I discovered it the same way I found Under the Sea-Wind, this time I was looking for a creative non-fiction title set in the desert near Tuscon; I found this stunning memoir and snapped it up straight away.

Silko too is an author many know for her bestselling novel Ceremony, I enjoyed Gardens in the Dunes and the slim collections of letters with poet James Wright The Delicacy & Strength of Lace. Yes, I was hooked and read whatever I could get my hands on after reading her inspired memoir. Fortunately I still have Storyteller and Yellow Woman and a Beauty of the Spirit on my shelf.

4. When Women Were Birds, Fifty Four Variations on Voice by Terry Tempest Williams

Terry Tempest Williams wrote Refuge: An Unnatural History of Family and Place in 1991 about a personal loss and the dangers confronting Great Salt Lake. Twenty years later, now 54 years old, she was the age her mother attained when she departed this world and thus reflects anew on life, as a woman, a conservationist and activist in another arresting memoir.

Referring to ancient crow etchings of women in China that were read by women she thinks of her own bird marking, a scar above the eye made by a falcon on a river trip. She speaks of the Mormon tradition of keeping journals, of a gift her mother left her, the collection of carefully preserved, beautiful cloth bound journals and the shock of what she finds within their pages. This is one you’ll want to slow read, to ponder, cherish, and even re-read.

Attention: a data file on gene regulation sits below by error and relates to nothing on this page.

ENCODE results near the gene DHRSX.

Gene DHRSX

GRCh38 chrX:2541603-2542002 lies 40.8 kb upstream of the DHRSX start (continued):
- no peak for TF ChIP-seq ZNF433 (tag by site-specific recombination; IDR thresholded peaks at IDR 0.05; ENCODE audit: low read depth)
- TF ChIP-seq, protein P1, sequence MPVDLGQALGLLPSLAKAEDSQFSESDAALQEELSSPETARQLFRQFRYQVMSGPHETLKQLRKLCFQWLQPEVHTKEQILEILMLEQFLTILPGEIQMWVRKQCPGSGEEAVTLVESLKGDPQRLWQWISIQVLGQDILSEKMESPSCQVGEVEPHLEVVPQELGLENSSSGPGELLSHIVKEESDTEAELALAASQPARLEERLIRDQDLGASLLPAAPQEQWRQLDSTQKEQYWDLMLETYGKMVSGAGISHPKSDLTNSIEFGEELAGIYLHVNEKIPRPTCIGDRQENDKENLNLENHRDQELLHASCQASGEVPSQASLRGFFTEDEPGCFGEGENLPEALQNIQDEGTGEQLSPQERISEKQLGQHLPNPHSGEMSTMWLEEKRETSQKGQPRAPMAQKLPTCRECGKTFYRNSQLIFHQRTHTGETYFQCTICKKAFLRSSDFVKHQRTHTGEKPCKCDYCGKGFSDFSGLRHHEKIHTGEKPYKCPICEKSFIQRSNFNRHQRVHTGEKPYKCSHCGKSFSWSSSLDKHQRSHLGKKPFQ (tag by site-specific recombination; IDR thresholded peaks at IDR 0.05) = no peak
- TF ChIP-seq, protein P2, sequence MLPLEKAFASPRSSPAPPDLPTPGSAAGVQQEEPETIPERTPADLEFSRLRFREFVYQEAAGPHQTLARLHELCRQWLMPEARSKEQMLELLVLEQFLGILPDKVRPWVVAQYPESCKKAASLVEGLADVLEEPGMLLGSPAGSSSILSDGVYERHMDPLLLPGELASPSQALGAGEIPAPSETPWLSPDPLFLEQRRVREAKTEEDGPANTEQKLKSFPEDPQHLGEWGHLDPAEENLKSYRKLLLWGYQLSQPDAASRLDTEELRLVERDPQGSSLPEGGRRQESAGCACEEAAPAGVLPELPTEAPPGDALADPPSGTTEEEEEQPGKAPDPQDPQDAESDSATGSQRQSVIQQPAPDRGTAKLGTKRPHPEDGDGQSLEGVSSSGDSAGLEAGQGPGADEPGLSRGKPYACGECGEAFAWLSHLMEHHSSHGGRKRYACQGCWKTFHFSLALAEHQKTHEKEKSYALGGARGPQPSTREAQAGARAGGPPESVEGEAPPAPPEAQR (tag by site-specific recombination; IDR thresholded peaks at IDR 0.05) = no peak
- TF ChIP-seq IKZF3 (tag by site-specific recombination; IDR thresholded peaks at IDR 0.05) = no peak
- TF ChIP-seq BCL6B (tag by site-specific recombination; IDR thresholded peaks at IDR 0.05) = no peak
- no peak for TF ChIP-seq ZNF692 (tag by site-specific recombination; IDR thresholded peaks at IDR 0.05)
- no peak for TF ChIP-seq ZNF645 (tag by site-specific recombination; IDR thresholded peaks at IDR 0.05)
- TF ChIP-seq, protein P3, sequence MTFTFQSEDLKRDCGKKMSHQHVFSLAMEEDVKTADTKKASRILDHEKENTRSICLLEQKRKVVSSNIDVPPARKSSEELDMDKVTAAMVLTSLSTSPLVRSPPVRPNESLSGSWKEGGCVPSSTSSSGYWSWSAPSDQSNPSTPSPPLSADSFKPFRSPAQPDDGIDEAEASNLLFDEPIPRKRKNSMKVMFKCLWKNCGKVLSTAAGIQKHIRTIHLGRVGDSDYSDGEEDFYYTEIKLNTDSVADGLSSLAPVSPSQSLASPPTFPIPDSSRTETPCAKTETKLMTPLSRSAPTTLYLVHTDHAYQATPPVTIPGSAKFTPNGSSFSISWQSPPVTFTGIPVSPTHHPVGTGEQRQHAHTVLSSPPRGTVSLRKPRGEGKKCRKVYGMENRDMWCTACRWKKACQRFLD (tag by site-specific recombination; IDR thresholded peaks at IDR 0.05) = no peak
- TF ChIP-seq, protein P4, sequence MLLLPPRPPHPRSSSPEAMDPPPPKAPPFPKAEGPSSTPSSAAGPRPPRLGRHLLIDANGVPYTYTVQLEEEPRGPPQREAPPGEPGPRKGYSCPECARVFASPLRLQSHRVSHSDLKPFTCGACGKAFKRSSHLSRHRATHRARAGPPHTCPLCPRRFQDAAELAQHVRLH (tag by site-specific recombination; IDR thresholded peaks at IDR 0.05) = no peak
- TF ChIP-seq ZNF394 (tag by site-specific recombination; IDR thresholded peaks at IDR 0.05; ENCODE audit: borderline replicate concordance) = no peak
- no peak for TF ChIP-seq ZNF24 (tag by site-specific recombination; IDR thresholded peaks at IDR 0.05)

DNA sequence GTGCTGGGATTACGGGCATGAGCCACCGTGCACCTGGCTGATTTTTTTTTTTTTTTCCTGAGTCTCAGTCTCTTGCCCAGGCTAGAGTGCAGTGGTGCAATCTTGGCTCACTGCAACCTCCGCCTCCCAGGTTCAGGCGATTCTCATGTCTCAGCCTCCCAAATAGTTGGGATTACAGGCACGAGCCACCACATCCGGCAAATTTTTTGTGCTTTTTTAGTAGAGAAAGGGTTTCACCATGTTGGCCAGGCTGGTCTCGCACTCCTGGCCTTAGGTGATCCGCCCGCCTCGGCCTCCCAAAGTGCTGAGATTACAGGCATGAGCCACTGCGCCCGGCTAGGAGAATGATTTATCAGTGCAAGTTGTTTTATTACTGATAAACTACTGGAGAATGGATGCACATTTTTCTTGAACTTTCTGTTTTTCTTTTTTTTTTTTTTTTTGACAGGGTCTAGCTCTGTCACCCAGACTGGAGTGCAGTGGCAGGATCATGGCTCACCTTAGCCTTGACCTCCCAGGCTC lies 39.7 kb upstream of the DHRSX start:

5. A Thousand Mornings by Mary Oliver

And to finish a short collection of poetry from Pulitzer Prize winning poet Mary Oliver who passed away in January 2019. Her poetry oscillates between the natural world and worldly experiences and in this collection she goes down to the shore, dances for joy, falls downs the stairs of the Golden Temple on a trip to India and in my favourite of the collection lets us know, as if she too has been told to self-isolate, that she has accepted her fate.

I HAVE DECIDED

I have decided to find myself a home
in the mountains, somewhere high up
where one learns to live peacefully in
the cold and the silence. It’s said that
in such a place certain revelations may
be discovered. That what the spirit
reaches for may be eventually felt, if not